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Appropriate Hiring

by Preston Dildine 5 years ago in advice
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"We want you to do multiple jobs, but pay you for one."

So, I work in theatre. There are usually two responses to this: excitement and annoyance/pity.

Excitement: "Whoa! You're an actor? How many famous people have you worked with?" "Oh really? That's so cool! I used to be into that!"

Annoyance/Pity: "Really? Okay, but what's your real job?" "So you just sing and dance for a living? Why don't you get a real job?" And my personal favorite: "What sort of money do you make? It can't be a lot."

You are correct, random annoyed/pity person. I don't make a lot of money. It's a labor of love, most definitely. However, I am one who fights for fair wages for everyone in this business, and here is why: People who work in this business get taken advantage of SO easily.

Storytime. A few friends of mine were recently involved in a production. A regional premiere, I believe. Anyway, it was a relatively new production company, and all roles were paid. Somewhat risky for a new business, but okay! We actors do love to get paid for what we do. Now, after the show closed, there was a bit of an eruption. I found out that the leads promised a stipend for their performance. The ensemble was to get a percentage off of the tickets that they sold. That they, themselves, sold. The leads were promised that as well, a percentage of the tickets that they sold, but they were also promised a firm stipend.

Oddly enough, the leads were only given the money they made off of ticket sales. No stipend amount was added. I became furious upon hearing this news, until I was told that it wasn't in their contract. It had been a verbal agreement. (Side note: a verbal agreement is viewed as a firm contract in a court of law. I checked with many lawyer friends.) So the leads made as much as the ensemble did, in some cases less, based on how many tickets they sold.

Now let us discuss why this sort of contract is bullshit. First and foremost, you, a production company, have hired a cast of actors. What they do is in their name. Actors. They act. That is what you're paying them to do. However, when their contract states that they will make money only off of the amount of tickets they sell for the company, you are not paying them as actors. At all. You are paying them as marketing personnel.

"But wait!" You cry. "They are acting, and getting paid. So it's a win-win all around!" No, I'm sorry, shitty theatre company. It is not. Here's why: Their pay is based off of how many tickets they sell. Period. That is what their contract states. So, what you have are actors working voluntarily, and instead, for all intents and purposes, working as your ticket office for pay.

While you might think that is fine and dandy, you are not treating these people professionally. No, instead, you are treating them like the rest of the world treats them. "Go act as a hobby. Get a real job. We pay people for real jobs." Most of these actors have had formal training. Years of it. In theatre. Less than half of them, I guarantee you, are also trained in marketing and sales. So why are you paying people with no experience in sales to do sales work for you? In what world does that make sense?

"Hold on, though. Marketing 101. Word of mouth is the best form of advertising!" Did I say not to tell your actors to talk up the show? Of course your actors are going to talk up their show! Especially if they're proud of it! The thing is, that's beside the point. You are still in the wrong, because you aren't paying them for the job you hired them to do.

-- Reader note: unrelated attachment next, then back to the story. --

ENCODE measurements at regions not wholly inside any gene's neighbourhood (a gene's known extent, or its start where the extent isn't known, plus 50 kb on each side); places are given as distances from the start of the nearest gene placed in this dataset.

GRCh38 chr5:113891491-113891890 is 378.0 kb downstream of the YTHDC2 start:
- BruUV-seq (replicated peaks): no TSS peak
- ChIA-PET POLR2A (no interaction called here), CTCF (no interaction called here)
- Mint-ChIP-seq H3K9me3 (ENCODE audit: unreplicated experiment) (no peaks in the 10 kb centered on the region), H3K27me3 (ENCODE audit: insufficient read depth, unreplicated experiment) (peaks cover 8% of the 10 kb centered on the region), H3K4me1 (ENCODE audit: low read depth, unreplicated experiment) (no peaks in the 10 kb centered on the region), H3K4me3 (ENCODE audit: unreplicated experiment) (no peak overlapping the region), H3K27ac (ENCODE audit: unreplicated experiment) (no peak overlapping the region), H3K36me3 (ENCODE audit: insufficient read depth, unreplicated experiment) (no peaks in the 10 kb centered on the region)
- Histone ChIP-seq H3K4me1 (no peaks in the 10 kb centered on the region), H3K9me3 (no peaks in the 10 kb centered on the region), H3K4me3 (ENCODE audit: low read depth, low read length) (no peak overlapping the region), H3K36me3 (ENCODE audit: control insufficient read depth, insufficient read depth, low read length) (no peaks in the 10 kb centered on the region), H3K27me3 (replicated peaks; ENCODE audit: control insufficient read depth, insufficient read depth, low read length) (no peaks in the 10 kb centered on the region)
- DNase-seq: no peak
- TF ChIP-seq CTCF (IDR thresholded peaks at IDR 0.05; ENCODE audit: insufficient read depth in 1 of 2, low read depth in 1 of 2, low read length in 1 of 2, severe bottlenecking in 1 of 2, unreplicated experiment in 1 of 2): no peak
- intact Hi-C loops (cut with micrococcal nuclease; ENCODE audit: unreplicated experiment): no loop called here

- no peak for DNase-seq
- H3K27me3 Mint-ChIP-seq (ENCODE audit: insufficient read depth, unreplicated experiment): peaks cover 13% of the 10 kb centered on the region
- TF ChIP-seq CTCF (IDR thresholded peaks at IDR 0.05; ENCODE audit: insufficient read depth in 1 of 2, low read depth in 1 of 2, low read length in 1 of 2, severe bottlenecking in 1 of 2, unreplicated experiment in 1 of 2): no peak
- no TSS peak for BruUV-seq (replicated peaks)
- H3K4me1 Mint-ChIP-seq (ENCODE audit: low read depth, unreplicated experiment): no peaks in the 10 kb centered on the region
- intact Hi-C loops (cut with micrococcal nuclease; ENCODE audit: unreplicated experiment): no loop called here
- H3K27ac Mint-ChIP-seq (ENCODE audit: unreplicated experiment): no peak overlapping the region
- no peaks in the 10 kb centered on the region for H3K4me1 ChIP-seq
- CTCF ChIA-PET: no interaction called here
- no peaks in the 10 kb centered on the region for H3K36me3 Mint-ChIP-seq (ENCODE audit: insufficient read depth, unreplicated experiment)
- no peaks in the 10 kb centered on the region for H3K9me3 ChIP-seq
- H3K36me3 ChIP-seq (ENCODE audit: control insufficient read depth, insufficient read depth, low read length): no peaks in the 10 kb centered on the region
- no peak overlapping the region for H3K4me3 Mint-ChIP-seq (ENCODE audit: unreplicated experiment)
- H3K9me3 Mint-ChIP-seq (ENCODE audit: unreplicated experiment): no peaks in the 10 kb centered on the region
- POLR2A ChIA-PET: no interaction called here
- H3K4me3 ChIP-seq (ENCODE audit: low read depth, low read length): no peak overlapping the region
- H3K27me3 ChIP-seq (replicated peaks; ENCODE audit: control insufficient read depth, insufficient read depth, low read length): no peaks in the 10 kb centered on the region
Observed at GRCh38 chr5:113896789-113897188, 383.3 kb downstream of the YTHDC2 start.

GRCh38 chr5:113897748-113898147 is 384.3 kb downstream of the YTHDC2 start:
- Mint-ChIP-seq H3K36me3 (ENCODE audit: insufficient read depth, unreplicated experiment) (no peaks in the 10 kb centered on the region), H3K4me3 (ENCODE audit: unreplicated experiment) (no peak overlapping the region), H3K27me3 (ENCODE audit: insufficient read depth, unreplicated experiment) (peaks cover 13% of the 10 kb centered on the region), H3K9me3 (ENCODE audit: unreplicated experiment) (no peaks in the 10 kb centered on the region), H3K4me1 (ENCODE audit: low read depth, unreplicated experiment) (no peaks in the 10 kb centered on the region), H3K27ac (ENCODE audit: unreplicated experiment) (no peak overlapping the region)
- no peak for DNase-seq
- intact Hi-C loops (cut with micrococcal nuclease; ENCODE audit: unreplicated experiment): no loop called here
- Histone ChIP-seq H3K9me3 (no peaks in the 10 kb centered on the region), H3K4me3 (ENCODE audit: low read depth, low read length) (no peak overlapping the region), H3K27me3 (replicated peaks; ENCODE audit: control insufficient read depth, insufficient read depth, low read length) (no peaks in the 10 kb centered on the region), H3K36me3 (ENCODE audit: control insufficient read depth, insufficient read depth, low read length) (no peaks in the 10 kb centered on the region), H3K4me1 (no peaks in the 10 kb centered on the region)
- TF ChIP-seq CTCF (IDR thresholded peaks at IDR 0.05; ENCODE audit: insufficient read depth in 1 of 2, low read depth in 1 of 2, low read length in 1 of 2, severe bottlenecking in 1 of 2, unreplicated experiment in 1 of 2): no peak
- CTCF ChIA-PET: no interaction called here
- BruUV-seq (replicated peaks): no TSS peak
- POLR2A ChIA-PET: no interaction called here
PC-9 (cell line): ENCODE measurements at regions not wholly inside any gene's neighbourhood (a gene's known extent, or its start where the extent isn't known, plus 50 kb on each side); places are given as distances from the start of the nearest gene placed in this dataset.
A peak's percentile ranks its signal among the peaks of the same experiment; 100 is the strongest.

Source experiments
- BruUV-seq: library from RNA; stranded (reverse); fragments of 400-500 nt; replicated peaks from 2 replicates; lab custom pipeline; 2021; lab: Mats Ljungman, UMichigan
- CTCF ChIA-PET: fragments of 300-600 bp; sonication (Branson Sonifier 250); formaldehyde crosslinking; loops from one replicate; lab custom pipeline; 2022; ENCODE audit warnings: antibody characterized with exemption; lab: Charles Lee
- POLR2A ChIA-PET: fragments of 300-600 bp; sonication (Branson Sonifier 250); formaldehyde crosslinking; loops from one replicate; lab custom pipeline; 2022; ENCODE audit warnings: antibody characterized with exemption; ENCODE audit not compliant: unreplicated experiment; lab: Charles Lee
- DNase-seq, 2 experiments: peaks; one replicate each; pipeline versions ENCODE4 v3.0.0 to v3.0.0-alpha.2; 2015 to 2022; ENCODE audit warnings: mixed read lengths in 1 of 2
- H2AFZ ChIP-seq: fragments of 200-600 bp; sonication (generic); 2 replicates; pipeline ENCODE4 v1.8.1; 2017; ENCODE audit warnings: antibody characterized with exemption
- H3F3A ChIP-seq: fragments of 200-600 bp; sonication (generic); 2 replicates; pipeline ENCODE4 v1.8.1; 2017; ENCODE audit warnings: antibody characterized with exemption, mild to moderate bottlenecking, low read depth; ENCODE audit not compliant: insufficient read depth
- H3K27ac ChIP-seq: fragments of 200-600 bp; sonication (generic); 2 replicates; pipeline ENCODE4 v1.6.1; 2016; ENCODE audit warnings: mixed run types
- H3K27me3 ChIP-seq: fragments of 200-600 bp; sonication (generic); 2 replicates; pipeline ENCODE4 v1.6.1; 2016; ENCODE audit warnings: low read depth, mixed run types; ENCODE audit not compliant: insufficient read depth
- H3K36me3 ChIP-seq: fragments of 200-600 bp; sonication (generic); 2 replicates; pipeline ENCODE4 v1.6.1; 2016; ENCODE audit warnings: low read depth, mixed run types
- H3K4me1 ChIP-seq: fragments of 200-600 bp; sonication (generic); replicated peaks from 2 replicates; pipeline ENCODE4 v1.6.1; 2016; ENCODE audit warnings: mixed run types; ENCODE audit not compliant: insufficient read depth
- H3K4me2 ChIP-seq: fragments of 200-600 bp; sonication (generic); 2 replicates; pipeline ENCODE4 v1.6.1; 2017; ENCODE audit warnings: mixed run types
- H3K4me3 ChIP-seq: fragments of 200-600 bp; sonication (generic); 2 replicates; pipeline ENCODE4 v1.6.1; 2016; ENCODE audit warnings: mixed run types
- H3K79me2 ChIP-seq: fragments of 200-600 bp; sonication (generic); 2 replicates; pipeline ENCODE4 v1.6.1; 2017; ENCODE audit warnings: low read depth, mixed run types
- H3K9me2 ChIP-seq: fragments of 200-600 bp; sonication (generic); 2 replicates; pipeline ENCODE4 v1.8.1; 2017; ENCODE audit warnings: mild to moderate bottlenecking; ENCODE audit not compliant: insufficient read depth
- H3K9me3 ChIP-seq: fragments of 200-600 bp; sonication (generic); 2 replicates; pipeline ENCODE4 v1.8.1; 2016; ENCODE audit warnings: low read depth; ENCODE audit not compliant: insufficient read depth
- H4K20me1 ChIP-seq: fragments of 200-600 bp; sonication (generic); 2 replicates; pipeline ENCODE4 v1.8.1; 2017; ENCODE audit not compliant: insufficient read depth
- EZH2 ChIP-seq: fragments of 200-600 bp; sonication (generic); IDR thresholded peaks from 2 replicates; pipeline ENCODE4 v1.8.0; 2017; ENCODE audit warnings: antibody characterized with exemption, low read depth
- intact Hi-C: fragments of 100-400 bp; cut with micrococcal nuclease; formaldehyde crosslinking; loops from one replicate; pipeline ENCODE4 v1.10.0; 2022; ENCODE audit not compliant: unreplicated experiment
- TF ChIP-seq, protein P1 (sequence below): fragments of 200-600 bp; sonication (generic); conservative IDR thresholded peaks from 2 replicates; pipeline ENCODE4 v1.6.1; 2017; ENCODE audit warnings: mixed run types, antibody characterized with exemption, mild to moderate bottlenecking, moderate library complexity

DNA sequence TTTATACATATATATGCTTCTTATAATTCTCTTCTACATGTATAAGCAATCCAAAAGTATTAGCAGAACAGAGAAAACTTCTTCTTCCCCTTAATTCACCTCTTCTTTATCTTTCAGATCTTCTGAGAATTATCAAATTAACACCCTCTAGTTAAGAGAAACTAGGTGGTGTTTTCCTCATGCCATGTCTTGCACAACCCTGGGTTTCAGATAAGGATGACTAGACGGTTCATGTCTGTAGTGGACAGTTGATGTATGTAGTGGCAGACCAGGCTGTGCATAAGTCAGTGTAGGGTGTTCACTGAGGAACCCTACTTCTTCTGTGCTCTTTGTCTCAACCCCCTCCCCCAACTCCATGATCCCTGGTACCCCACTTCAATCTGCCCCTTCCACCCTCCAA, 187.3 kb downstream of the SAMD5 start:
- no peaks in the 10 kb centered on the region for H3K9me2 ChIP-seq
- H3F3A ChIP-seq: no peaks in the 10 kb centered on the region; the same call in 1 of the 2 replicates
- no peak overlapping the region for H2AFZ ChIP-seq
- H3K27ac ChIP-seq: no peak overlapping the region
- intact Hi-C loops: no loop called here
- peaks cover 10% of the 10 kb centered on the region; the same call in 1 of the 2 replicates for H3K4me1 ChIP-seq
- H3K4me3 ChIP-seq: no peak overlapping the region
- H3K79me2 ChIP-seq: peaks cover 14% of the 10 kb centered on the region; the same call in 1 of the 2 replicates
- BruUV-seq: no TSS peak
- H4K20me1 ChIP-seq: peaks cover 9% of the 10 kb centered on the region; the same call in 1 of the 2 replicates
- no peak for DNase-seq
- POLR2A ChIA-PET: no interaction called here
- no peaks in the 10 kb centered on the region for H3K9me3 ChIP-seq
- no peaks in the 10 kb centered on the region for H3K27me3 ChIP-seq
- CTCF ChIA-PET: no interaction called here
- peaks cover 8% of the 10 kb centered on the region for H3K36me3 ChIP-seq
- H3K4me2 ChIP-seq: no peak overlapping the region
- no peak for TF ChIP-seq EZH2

"Okay. But showbiz is tough. They should feel lucky to be getting any money at all." Okay, fuck you, because that is EXACTLY the mentality that got us here. Thinking that we should be thankful that we get pennies for hours of hard work. Oh, trust me, we are thankful, because that was just enough (hopefully) to pay our bills. What? Bills? Yes, actors are real people, and have things like apartments, houses, phones, internet... All things that require money. But it is people like the ones that make the above statement that allow the world to treat us like we don't matter.

Look, none of us are in this to get rich. Not the real working actors, anyway, because we know how hard it is. We know that money just isn't there a lot of the time. But that does NOT mean that we deserve to be treated less than any other working professional out in the world. To offer a contract to an actor that states "We want to hire you as an actor, and your pay will come from the tickets you sell" is exactly the same as hiring a plumber and saying "Hey! Come on in, I have some leaky pipes. Also, My house needs rewired, so I need you to do that, too. And I only plan to pay you for the wiring. So do a good job, there. Thanks." Would that plumber stay and take that shit? No, of course not! So why should we?

And it's not just the actors, this goes to anyone who works in the biz. Make sure that you are being treated fairly in the contracts that you offer. And make sure that you are paid for everything that you do. (I was offered to write, direct, and perform in a show, and when I insisted that I be paid fairly for all three jobs, suddenly there was an issue. And I refused to work for less. Luckily, another job offer came right up, and I went for it.) Don't sell yourself short, guys. We're better than that, and we deserve better.


About the author

Preston Dildine

I am passionate about a great many things. Why choose one, when you can write about them all?

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